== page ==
City of Angels

I just shelled out 22 dollars to see a musical called “City of Angels”. I’d never heard of it, and was shocked at how good it was; apparently it won best musical, best lead actor, best book, and best original score at the Tony awards when it came out. I would have said I was surprised before I actually saw it; now I’m just surprised I had never heard of it before this.

The book is one of the most clever I’ve ever seen. It’s the 1940s. A writer named Stine is adapting his hardboiled detective noir novel into a screenplay, and butting heads with the director throughout the process. Performed simultaneously, and using almost all the same actors, the plot of the screenplay he’s writing is also performed: A private eye named Stone (the only major character played by an actor not used at all in the “Hollywood” section of the show, for reasons that become clear later on) is hired by a femme fatale to investigate the disappearance of her stepdaughter. The two plots mirror each other as the show goes on.

This is all clever enough, but what really makes this show brilliant – and what made it particularly meaningful and resonant to me – is what it has to say about the relationship between fiction and reality, and between characters and the authors who create them.

The protagonist of “City of Angels” is not a good person, though he is a likable and charming one. He is a serial philanderer and chronic liar who is willing to give up artistic control of his story in exchange for the fame, money, and power Hollywood promises to give him. What makes him really interesting is that he knows this – mostly.

Because while he can admit (to himself, at least) that he’s a philanderer and liar, and while he feels guilty about his actions and doesn’t blame his wife for condemning him, what he does not – will not – admit throughout the play is that he’s doing anything wrong when it comes to his story.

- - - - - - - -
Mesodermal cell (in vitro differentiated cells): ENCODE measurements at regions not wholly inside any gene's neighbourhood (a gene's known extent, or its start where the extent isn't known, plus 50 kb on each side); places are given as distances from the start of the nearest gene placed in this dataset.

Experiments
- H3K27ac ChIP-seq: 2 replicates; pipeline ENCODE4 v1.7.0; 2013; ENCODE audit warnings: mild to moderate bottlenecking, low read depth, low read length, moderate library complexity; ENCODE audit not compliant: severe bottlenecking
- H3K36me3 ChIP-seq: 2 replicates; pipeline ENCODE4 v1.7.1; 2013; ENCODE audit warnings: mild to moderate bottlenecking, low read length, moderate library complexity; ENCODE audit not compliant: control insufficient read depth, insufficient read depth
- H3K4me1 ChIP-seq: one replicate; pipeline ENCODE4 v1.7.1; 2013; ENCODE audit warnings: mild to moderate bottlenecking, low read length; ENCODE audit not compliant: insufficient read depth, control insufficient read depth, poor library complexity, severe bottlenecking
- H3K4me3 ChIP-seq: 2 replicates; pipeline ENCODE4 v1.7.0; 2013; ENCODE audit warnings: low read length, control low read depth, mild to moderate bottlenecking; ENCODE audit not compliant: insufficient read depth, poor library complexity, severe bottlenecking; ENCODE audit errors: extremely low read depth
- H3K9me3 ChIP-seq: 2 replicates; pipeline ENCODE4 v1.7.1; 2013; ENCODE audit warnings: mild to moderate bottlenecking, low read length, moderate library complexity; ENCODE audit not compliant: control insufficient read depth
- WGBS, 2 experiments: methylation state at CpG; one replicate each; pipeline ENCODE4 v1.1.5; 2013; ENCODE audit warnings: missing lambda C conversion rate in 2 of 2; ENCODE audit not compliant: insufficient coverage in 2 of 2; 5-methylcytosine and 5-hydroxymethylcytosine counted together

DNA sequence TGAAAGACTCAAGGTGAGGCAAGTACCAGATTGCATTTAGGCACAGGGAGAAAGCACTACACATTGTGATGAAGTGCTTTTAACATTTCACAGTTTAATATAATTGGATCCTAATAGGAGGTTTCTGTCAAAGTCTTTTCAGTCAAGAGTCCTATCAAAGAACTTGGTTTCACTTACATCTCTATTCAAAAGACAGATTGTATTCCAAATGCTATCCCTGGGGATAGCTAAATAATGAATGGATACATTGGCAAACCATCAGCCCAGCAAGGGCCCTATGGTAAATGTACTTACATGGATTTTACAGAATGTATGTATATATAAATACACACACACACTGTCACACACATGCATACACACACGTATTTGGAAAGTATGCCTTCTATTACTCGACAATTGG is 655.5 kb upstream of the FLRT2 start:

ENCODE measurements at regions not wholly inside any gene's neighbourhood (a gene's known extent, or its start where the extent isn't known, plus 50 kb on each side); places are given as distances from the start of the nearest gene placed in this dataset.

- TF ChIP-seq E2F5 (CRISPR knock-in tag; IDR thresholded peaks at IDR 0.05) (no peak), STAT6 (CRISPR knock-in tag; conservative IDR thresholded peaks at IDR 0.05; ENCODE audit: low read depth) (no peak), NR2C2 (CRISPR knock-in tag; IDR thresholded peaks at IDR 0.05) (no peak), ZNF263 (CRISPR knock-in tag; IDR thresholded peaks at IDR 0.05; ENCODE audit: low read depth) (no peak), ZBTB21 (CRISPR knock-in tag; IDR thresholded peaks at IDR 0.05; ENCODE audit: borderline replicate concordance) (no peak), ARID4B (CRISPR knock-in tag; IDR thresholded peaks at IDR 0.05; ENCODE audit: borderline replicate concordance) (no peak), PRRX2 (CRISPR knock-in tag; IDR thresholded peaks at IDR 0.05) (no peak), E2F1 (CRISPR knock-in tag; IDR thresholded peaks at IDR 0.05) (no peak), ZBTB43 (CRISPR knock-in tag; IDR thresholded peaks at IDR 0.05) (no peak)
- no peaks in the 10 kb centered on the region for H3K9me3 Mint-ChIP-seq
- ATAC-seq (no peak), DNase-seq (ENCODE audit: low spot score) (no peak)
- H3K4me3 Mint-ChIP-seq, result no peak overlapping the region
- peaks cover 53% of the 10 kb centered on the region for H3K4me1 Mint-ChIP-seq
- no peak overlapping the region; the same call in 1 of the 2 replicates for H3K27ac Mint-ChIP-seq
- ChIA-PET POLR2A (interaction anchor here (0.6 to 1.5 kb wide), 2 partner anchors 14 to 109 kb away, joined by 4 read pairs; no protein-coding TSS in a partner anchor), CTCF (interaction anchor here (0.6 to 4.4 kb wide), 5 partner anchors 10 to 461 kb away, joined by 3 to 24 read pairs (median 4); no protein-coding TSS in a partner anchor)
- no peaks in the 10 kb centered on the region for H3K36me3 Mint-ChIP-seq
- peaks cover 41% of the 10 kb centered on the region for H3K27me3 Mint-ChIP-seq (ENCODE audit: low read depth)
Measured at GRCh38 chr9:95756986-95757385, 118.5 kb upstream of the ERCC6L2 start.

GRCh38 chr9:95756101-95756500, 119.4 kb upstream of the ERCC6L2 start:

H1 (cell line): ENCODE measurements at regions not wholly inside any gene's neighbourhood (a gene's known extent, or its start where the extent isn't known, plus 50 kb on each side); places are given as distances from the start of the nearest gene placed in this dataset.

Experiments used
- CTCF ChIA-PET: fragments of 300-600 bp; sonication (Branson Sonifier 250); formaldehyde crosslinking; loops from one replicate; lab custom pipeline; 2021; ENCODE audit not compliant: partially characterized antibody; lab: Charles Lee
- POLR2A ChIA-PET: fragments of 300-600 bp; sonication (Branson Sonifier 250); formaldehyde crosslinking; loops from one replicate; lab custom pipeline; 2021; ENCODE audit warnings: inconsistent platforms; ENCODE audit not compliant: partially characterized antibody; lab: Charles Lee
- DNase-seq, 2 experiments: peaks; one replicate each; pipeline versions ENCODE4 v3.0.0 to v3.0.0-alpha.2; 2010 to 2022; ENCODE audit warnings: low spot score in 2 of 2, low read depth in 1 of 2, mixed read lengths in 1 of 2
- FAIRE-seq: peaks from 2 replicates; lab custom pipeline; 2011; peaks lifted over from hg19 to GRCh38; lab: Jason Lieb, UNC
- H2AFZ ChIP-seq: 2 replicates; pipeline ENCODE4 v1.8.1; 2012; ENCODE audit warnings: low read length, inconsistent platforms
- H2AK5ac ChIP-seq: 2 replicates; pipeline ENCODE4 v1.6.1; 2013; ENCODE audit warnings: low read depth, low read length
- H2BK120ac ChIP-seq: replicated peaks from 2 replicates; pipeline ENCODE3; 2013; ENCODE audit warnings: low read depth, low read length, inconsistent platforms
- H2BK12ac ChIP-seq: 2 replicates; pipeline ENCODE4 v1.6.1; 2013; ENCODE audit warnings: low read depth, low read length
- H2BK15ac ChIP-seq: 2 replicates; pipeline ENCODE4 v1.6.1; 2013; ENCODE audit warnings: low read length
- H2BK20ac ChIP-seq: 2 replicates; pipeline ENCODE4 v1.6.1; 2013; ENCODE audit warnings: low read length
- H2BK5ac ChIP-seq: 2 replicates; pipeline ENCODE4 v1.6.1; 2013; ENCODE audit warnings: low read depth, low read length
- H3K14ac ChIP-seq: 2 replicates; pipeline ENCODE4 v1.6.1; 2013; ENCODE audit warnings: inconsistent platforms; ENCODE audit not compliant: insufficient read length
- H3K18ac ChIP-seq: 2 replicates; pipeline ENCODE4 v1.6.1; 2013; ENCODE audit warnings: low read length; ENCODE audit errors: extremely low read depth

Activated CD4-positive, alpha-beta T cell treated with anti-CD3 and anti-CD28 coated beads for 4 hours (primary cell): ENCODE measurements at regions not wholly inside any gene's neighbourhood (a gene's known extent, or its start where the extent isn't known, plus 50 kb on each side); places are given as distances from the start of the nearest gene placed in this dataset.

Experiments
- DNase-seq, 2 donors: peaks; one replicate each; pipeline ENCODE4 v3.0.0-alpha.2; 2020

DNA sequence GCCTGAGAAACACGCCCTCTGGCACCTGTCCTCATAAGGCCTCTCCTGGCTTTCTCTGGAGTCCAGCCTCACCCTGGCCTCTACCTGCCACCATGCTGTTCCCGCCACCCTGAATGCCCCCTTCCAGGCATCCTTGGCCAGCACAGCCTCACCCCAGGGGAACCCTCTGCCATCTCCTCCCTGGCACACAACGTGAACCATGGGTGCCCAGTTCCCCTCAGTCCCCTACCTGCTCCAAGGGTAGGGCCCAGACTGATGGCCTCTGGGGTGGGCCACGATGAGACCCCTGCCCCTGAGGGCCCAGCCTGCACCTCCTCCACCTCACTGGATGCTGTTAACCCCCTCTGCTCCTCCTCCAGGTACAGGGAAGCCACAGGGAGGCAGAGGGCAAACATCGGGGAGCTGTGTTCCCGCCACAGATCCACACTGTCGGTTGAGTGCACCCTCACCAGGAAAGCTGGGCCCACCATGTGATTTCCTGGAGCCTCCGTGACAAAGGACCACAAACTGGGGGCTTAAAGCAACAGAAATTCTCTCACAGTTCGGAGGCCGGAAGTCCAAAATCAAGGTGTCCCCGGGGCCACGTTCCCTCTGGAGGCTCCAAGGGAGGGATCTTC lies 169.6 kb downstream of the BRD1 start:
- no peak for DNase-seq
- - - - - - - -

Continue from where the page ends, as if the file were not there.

Stine’s identity is bound up with him as a writer. It’s one of the reasons he wants to make it in Hollywood: Maybe he’s a liar, a philanderer, and a coward, but he knows he can write – and knows, whatever his other faults, that people must at least give him credit for that.

Unless, of course, his wife is right. Unless he’s selling out, and letting the studio make changes he doesn’t approve of for the sake of fame and money.

Stine won’t confront himself about this, but his characters will. Stine’s lead detective, Stone, ends up playing Stine’s conscience; several times it is brought up that just because Stine wrote a great hero, doesn’t mean he is one. Everywhere Stine goes wrong, Stone goes right. Where Stine cheats on his wife Stone stays faithful to his fiancee to the point of taking the fall for a murder she committed after SHE cheated on HIM. And it’s Stone – at this point in his story, arrested for a crime he didn’t commit and in serious danger of prison or death because he still won’t give up his former fiancee – who calls Stine out.

The song “You’re Nothing Without Me” is now one of my all-time favorites. It not only gets to the heart of the character, it gets to the heart of writing in general: Stine and Stone, creator and created, start arguing with each other: Who really needs whom? Does Stine, the writer, need Stone to matter? Or is Stone a mere figment of Stine’s imagination? Can a writer make changes to a character or story based on the decisions of somebody else and still claim that character? Is a character “just” the ideas you put in him?

The truth – as everybody who has tried to write anything knows – is that a character is a part of the writer. The character is nothing without you – but when somebody becomes such a huge part of your life, you can’t just pick them away like lint, as the song suggests. And as folks like Sir Arthur Conan Doyle know, dropping a character isn’t as easy as it sounds.

Here’s the song. Watch the show, especially if you’re a writer or reader. It’s brilliant.

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